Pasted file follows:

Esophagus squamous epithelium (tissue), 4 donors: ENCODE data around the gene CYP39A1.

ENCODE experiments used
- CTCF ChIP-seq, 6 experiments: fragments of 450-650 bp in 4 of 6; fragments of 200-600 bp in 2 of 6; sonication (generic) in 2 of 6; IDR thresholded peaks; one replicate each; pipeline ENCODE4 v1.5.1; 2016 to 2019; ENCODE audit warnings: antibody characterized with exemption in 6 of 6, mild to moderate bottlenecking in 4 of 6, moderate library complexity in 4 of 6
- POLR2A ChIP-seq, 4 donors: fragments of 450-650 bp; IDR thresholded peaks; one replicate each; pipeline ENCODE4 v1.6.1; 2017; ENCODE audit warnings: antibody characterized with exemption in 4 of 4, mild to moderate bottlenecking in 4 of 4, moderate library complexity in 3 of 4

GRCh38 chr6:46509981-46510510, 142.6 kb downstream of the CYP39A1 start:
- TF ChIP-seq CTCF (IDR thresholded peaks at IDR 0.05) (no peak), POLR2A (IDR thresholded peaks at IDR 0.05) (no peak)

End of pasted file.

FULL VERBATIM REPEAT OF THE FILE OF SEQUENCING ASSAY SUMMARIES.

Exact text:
Esophagus squamous epithelium (tissue), 4 donors: ENCODE data around the gene CYP39A1.

ENCODE experiments used
- CTCF ChIP-seq, 6 experiments: fragments of 450-650 bp in 4 of 6; fragments of 200-600 bp in 2 of 6; sonication (generic) in 2 of 6; IDR thresholded peaks; one replicate each; pipeline ENCODE4 v1.5.1; 2016 to 2019; ENCODE audit warnings: antibody characterized with exemption in 6 of 6, mild to moderate bottlenecking in 4 of 6, moderate library complexity in 4 of 6
- POLR2A ChIP-seq, 4 donors: fragments of 450-650 bp; IDR thresholded peaks; one replicate each; pipeline ENCODE4 v1.6.1; 2017; ENCODE audit warnings: antibody characterized with exemption in 4 of 4, mild to moderate bottlenecking in 4 of 4, moderate library complexity in 3 of 4

GRCh38 chr6:46509981-46510510, 142.6 kb downstream of the CYP39A1 start:
- TF ChIP-seq CTCF (IDR thresholded peaks at IDR 0.05) (no peak), POLR2A (IDR thresholded peaks at IDR 0.05) (no peak)